HBO’s “Chernobyl,” a five-part miniseries that debuted May 6, dramatizes the true story of the 1986 nuclear accident that was one of the worst human-made disasters of all time. Though the event is no secret, press coverage in the months and years that followed painted broad strokes and sweeping statements. The miniseries offers viewers a tighter focus, examining the women and men who were caught in the middle of the catastrophe. Minute by minute, it recounts the events that occurred in late April and shows how much of Europe was at risk — and ultimately saved — from a radioactive debacle.
The high level of detail in the series makes this story that much more suspenseful. To find locations that appeared authentic, filmmakers looked east at countries with a Soviet history, says producer Sanne Wohlenberg (“Black Mirror,” “Vikings”). “We needed a tax credit and a place that has enough crew base to facilitate a show of our size,” she says. “We thought about Ukraine, where the disaster occurred — and we did shoot for a couple weeks in Kiev — but they were in their infancy of film-production tax, and we thought it would be a risk to be the guinea pigs.”
So Wohlenberg looked to Lithuania, a former Soviet Republic just northwest of Ukraine that’s now an independent nation, which offered a 20% tax break. Most important, though, was the country’s nuclear power plant, which was partly decommissioned. The facility — the same age as the one in Chernobyl — had only two reactors, not four, but inside, the reactors themselves were more or less identical.
“With one of [the reactors] being entirely decommissioned, the possibility of going to shoot there and open up our world with some real locations gave us a unique opportunity [to take advantage of the huge] scale that a power plant brings without having to re-create it completely,” Wohlenberg notes. The production also built some sets and added visual-effects extensions to re-create the feeling of the disaster.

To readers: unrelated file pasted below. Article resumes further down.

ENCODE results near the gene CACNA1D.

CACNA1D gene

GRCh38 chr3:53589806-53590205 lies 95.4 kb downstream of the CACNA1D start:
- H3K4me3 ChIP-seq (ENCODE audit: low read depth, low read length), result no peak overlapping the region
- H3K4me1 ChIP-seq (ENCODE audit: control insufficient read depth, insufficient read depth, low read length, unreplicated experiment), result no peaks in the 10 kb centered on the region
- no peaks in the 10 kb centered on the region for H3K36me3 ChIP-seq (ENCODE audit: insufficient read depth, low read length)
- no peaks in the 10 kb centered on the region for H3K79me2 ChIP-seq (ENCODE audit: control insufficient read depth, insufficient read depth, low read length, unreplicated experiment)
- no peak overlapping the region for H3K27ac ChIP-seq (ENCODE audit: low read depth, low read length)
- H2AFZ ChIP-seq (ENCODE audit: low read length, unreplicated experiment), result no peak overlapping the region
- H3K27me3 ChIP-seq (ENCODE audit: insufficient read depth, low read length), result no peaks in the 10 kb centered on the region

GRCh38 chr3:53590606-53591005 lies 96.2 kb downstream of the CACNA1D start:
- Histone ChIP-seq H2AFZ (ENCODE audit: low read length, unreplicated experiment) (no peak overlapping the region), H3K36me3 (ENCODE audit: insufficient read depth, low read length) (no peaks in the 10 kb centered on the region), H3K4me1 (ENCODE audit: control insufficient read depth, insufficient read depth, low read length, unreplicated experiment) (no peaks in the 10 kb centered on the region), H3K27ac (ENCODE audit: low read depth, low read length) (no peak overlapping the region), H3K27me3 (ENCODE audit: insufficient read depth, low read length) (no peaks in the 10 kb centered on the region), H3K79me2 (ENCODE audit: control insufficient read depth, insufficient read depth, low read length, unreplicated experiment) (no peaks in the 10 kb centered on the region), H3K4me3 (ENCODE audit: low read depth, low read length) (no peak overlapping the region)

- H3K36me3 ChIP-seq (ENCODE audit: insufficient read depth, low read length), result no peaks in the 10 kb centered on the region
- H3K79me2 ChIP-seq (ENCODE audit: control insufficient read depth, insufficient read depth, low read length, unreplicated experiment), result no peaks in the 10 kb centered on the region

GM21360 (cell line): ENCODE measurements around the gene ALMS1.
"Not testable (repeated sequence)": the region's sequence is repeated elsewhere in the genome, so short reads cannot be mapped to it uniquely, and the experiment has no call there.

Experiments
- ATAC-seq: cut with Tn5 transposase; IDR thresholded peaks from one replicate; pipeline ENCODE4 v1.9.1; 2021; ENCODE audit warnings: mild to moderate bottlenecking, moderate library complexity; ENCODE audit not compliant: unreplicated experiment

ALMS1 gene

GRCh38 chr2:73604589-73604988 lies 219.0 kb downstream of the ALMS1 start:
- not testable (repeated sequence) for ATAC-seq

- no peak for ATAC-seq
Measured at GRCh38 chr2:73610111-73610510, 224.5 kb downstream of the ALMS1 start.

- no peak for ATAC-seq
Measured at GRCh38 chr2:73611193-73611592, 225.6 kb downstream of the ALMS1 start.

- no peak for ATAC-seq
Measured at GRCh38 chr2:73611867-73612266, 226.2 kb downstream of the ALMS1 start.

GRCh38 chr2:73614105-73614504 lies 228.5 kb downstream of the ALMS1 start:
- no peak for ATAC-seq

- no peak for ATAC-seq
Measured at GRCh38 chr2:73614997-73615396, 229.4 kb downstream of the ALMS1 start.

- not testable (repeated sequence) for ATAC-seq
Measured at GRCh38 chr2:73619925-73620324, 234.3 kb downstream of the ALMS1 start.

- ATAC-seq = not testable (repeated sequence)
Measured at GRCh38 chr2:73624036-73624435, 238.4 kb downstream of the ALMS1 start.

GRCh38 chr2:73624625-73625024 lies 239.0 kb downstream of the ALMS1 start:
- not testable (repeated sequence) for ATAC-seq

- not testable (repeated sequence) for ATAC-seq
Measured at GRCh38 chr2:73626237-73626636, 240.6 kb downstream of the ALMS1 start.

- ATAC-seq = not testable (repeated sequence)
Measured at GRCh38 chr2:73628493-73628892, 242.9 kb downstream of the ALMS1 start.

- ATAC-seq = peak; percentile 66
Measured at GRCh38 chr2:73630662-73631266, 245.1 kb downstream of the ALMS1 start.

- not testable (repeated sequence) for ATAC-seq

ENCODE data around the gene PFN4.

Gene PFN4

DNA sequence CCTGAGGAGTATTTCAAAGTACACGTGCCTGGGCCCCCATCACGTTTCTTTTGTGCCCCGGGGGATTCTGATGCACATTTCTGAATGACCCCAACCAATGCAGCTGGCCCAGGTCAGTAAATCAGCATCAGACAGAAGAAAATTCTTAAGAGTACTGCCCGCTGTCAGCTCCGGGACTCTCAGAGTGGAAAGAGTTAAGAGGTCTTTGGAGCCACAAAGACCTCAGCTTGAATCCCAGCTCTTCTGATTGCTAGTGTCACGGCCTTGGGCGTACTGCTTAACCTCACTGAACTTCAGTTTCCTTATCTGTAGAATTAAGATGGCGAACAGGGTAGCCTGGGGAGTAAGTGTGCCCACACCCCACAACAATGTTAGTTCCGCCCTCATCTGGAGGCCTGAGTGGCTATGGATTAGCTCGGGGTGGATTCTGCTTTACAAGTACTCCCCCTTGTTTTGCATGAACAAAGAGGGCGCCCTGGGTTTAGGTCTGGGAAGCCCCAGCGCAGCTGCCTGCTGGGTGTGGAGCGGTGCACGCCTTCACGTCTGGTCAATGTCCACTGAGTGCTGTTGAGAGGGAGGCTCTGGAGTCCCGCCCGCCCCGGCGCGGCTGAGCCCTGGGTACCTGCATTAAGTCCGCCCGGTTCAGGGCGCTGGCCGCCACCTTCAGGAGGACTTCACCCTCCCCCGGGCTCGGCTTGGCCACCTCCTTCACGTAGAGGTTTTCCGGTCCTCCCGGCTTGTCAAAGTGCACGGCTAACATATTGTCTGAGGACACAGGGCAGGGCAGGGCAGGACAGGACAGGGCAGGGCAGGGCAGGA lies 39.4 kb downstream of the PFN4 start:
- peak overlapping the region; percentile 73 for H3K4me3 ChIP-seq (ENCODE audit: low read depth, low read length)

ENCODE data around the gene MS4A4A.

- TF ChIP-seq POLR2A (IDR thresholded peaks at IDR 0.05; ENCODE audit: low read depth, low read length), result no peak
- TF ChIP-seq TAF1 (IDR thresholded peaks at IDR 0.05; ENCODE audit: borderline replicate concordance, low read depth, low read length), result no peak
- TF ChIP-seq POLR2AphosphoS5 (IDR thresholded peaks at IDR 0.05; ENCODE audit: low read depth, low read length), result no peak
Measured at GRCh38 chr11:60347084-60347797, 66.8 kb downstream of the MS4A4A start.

Although Lithuania had been the main shooting location for BBC 2016 miniseries “War & Peace,” production designer Luke Hull (“Fortitude”) still ran into complications. Because “Chernobyl” was by far the country’s biggest production to date, the number of personnel available wasn’t quite sufficient, especially for the production design department.
“They had wonderful young prop makers and dressmakers and such,” Hull says, “but they lacked middle management in that area, so we had to bring a lot of people over. And also, when you think you’re going to get ex-Soviet-looking locations, it was clear that [Lithuania] wanted to forget that period. A lot of those old Soviet buildings have been left to rot.”
Wohlenberg allows that Lithuania is a small country with a small production industry, but among the other former Soviet satellites that regularly host productions — the Czech Republic or Hungary, for example — she feels Lithuania is among the most hospitable.
“If you are one of the main productions there — which can be tricky timing-wise — you will have full access to their key facilities,” she says. “Our base was a disused factory called Audejas outside of Vilnius, the capital. And nearby we had an unfinished film studio, Martynas Studio, which was perfect for us to build the massive, destroyed reactor sets.”